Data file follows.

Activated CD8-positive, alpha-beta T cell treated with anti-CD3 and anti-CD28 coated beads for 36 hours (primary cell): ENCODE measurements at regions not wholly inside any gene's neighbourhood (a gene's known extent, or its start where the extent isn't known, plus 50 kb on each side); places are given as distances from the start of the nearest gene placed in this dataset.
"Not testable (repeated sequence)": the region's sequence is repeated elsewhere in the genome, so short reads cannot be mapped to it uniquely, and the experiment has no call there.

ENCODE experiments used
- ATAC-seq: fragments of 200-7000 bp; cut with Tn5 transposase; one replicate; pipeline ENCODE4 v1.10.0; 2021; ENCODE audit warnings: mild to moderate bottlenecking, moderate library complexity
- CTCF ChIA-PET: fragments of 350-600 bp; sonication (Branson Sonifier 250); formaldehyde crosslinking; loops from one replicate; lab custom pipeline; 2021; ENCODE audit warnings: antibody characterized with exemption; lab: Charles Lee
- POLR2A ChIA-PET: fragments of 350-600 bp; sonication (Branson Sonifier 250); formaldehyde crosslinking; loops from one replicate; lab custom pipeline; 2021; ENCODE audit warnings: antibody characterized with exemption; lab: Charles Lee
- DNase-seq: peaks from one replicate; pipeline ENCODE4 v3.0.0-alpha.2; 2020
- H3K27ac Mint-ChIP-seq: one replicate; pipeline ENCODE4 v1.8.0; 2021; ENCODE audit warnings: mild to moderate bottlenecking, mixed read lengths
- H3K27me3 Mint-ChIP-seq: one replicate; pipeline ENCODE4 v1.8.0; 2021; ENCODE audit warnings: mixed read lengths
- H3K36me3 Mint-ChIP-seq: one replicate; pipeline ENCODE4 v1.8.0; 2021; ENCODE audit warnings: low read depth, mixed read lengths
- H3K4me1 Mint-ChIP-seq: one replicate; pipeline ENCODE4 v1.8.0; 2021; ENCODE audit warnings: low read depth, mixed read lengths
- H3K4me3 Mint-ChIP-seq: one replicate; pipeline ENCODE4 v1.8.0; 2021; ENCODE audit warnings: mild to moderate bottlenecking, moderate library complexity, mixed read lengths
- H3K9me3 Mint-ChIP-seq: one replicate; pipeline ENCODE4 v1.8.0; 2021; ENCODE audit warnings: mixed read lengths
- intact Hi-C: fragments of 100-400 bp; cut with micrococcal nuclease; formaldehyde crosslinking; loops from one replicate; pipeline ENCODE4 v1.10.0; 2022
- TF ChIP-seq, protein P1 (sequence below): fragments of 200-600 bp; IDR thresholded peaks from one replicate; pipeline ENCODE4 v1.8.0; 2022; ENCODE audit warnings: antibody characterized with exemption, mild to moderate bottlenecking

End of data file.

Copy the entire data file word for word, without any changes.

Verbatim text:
Activated CD8-positive, alpha-beta T cell treated with anti-CD3 and anti-CD28 coated beads for 36 hours (primary cell): ENCODE measurements at regions not wholly inside any gene's neighbourhood (a gene's known extent, or its start where the extent isn't known, plus 50 kb on each side); places are given as distances from the start of the nearest gene placed in this dataset.
"Not testable (repeated sequence)": the region's sequence is repeated elsewhere in the genome, so short reads cannot be mapped to it uniquely, and the experiment has no call there.

ENCODE experiments used
- ATAC-seq: fragments of 200-7000 bp; cut with Tn5 transposase; one replicate; pipeline ENCODE4 v1.10.0; 2021; ENCODE audit warnings: mild to moderate bottlenecking, moderate library complexity
- CTCF ChIA-PET: fragments of 350-600 bp; sonication (Branson Sonifier 250); formaldehyde crosslinking; loops from one replicate; lab custom pipeline; 2021; ENCODE audit warnings: antibody characterized with exemption; lab: Charles Lee
- POLR2A ChIA-PET: fragments of 350-600 bp; sonication (Branson Sonifier 250); formaldehyde crosslinking; loops from one replicate; lab custom pipeline; 2021; ENCODE audit warnings: antibody characterized with exemption; lab: Charles Lee
- DNase-seq: peaks from one replicate; pipeline ENCODE4 v3.0.0-alpha.2; 2020
- H3K27ac Mint-ChIP-seq: one replicate; pipeline ENCODE4 v1.8.0; 2021; ENCODE audit warnings: mild to moderate bottlenecking, mixed read lengths
- H3K27me3 Mint-ChIP-seq: one replicate; pipeline ENCODE4 v1.8.0; 2021; ENCODE audit warnings: mixed read lengths
- H3K36me3 Mint-ChIP-seq: one replicate; pipeline ENCODE4 v1.8.0; 2021; ENCODE audit warnings: low read depth, mixed read lengths
- H3K4me1 Mint-ChIP-seq: one replicate; pipeline ENCODE4 v1.8.0; 2021; ENCODE audit warnings: low read depth, mixed read lengths
- H3K4me3 Mint-ChIP-seq: one replicate; pipeline ENCODE4 v1.8.0; 2021; ENCODE audit warnings: mild to moderate bottlenecking, moderate library complexity, mixed read lengths
- H3K9me3 Mint-ChIP-seq: one replicate; pipeline ENCODE4 v1.8.0; 2021; ENCODE audit warnings: mixed read lengths
- intact Hi-C: fragments of 100-400 bp; cut with micrococcal nuclease; formaldehyde crosslinking; loops from one replicate; pipeline ENCODE4 v1.10.0; 2022
- TF ChIP-seq, protein P1 (sequence below): fragments of 200-600 bp; IDR thresholded peaks from one replicate; pipeline ENCODE4 v1.8.0; 2022; ENCODE audit warnings: antibody characterized with exemption, mild to moderate bottlenecking